Why the Title “Love in a Broken Vessel”?

Mesu Andrews Featured Articles 4 Comments

Quick Change Artist

Many of you know that my husband used to be a pastor. He left full-time pastoral ministry in 2007 to pursue the overarching call of his life–teaching. He began as a high school teacher and coach before going to seminary. He then served as a pastor for fourteen year, and finished his doctoral degree at the same time. So, guess what that makes me…

A quick-change artist: I was a teacher’s wife, a coach’s wife, a seminary student’s wife, a pastor’s wife, and am now a professor’s wife–all while married to the same guy! Wallah!

A Few Things Get Rattled

During all those changes, our family–like everyone else on earth–got a few dents, scratches, and chips. While in pastoral ministry, I met many pastors’ wives who had more than her fair share of chips and dents. I was given the opportunity to speak to a group of pastors’ wives and found a fun gift to offer–a piece of hand-thrown pottery with an INTENTIONAL fault etched into the rim. As each of those wives studied the intentionally broken vessel in her hand, I asked a simple question:

“Are you surprised that your life is hard?”

Surprised at the Use, Not the Abuse

Almost every woman in the room agreed. They were NOT surprised at being tested, tried–even abused by unkind people. Their surprise came when God continued to use them to bless others even in their broken state.

Not a New Concept

Patsy Clairmont has been telling us that broken people are some of the best witnesses for Jesus on the planet. And says it with much more flare:

“God Uses Cracked Pots”

It’s through the cracks that God’s Light–and His Love–shine brightest.

Gomer Was More Than Cracked

When I thought of Gomer and Hosea’s story, brokenness, was the word that continually ran through my mind. Gomer wasn’t just cracked. Oh no. This poor girl was absolutely demolished by the circumstances of her life–and more than likely, some were her choice and some were beyond her control.

Israel, too, was broken–demolished. They’d sinned against God and strayed so far from the Truth, they didn’t even recognize the Truth anymore.

What About You and Me?

Are you surprised that life is hard? God can use those cracks and breaks to shine His love through us to a hurting world–and in the process, His love warms us from the inside out.

“But we have this treasure in jars of clay to show that this all-surpassing power is from God and not from us. We are hard pressed on every side, but not crushed; perplexed, but not in despair; persecuted, but not abandoned; struck down, but not destroyed. We always carry around in our body the death of Jesus, so that the life of Jesus may also be revealed in our body.”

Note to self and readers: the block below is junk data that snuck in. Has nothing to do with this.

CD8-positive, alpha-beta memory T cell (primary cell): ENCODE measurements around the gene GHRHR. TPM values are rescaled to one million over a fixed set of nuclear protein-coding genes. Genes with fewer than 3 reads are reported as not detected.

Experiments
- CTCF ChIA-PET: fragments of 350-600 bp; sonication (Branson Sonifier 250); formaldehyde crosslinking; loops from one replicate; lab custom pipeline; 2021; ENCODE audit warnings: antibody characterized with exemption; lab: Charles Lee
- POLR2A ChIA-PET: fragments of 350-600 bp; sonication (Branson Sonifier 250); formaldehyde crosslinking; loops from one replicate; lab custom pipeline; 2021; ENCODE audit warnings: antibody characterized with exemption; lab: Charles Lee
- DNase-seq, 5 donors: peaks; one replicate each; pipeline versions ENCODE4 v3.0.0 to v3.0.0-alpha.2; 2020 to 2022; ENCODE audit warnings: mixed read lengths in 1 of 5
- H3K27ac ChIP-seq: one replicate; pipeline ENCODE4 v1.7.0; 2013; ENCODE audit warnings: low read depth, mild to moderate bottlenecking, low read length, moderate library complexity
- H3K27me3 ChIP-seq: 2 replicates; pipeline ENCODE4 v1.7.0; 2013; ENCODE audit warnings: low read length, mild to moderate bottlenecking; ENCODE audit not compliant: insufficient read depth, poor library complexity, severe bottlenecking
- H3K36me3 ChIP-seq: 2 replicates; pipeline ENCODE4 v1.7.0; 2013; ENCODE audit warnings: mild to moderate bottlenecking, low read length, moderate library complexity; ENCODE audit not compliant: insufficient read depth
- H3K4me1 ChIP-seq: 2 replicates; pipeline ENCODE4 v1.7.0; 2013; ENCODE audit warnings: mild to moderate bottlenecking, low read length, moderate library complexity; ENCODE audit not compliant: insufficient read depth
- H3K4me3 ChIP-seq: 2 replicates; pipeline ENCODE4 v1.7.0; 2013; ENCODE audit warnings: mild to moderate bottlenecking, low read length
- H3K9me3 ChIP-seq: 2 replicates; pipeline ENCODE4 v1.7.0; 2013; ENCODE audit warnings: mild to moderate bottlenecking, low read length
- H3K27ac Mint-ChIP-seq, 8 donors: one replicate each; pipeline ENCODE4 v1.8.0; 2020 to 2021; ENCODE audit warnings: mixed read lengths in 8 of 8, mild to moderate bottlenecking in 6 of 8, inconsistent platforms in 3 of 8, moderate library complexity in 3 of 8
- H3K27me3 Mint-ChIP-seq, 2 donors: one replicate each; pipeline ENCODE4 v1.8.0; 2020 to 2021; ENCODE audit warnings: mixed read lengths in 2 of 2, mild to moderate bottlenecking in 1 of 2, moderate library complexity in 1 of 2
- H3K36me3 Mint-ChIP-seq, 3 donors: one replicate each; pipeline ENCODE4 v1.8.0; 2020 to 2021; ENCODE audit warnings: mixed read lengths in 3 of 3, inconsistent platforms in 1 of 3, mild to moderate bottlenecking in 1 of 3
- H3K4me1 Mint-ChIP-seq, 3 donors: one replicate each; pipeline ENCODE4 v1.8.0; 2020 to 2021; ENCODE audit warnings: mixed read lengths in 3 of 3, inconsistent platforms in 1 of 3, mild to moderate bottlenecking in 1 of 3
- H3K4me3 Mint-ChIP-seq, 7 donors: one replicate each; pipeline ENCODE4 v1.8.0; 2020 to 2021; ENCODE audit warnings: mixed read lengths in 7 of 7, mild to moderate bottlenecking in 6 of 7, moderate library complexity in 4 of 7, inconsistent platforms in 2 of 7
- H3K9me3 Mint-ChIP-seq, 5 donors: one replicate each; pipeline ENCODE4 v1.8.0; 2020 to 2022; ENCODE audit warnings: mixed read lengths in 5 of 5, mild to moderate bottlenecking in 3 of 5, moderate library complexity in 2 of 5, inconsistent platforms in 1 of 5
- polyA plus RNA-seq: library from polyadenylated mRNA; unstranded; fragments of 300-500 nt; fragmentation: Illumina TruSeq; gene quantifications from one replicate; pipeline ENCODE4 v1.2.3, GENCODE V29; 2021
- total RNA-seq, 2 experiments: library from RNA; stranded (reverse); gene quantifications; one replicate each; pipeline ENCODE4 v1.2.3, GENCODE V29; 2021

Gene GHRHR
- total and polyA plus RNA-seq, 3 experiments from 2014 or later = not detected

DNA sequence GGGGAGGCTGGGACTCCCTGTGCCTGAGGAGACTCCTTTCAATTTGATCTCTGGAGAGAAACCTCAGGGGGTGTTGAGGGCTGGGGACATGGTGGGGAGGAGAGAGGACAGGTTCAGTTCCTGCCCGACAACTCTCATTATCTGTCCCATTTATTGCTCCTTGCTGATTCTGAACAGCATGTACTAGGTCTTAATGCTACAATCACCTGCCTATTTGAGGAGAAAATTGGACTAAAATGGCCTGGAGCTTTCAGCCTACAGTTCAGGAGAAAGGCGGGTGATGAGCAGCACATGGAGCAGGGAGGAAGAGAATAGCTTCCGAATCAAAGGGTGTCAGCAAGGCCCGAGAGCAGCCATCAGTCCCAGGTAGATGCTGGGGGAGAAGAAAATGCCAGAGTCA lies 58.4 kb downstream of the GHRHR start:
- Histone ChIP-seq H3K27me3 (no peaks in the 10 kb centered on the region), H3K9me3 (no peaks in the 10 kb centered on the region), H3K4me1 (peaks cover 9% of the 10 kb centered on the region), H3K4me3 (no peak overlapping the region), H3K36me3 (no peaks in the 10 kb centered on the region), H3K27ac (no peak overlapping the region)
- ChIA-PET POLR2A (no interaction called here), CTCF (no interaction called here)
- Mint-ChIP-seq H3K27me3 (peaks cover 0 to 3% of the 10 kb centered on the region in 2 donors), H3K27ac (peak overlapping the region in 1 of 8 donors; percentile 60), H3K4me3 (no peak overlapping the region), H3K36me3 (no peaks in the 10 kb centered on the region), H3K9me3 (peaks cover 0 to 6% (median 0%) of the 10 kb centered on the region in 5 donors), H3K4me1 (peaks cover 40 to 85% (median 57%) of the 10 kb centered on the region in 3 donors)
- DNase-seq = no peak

2 Corinthians 4:7-10

 Today’s Question:

  • How has a broken place in your life made you better able to shine God’s Light and Love to others?

Comments 4

  1. Thanks, Mesu, for your words that always speak to my heart.

    Right now the role of pastor’s wife is particularly challenging as our church makes difficult financial decisions about our future. It is only my trust in my Creator and Sustainer and Lover of my soul that carries me through right now. It is hard knowing my sweet husband is burdened even more than I am for our church family to become the disciples we are called to be. Encouraging them to walk with the Lord in a new way is proving to be an uphill climb. Remembering that life is hard and we are all broken vessels helps me keep proper perspective on our situation, and relax in the Lord – as you always say – in his arms. 🙂

    Love you,

  2. Post

    Hey, precious friend!
    While writing this book, I also had the “opportunity” to see the brokenness of those around me. Another “ah-hah” moment for me came when I tried to figure out how to make a believable character of Hosea…how could a man truly love a woman who repeatedly betrayed, constantly put up walls. That’s why I wrote the story as if they’d known each other as children. The Lord began to show me the angry, hurtful people around me as children who had once been innocent, kind, playful, joyful–before the world broke them. It’s amazing how nice I can be to someone when I imagine them sucking their thumb! ha! Sorry…a little orneriness slipped out there! Love to you and your hubby! 😉

  3. What a beautiful post. And a great question. As a writer, I always wrote stories that didn’t pertain too closely to my life. It made it really easy. But then, just before publication, I found myself face to face with the exact issues I wrote about. Shattering that happy little bubble I was living (and writing) in. It was a difficult moment to stand up, despite all the dust and pick up the pen, this time knowing that I wasn’t just writing “a” story, I was writing “my” story. Now, on other side of it, I know God wanted me to be chipped and broken, so that I could have a better understanding of grace and a GREATER understanding of redemption. Before, they were words, but now they’re my life. Thank you for this great post! I am so excited to read your books. I haven’t read one yet and I’m wondering if I should start with Love In a Broken Vessel, or go back to the beginning.

    1. Post

      Hi Joanne!
      How fun to “meet” you here! I’ve heard wonderful things about your books, and it’s such a blessing to get a glimpse of your journey. Each of my books is vastly different–yet a single golden thread is woven through everything I write. The unyielding love of God for His people never ceases to amaze me. He’s enigmatic to Job, relentless for Solomon, and abundant through Hosea. Each stands alone, so you can read them in whatever order the Lord leads. It will be fun to keep in touch and maybe someday meet at a conference! Blessings, gal! 😉

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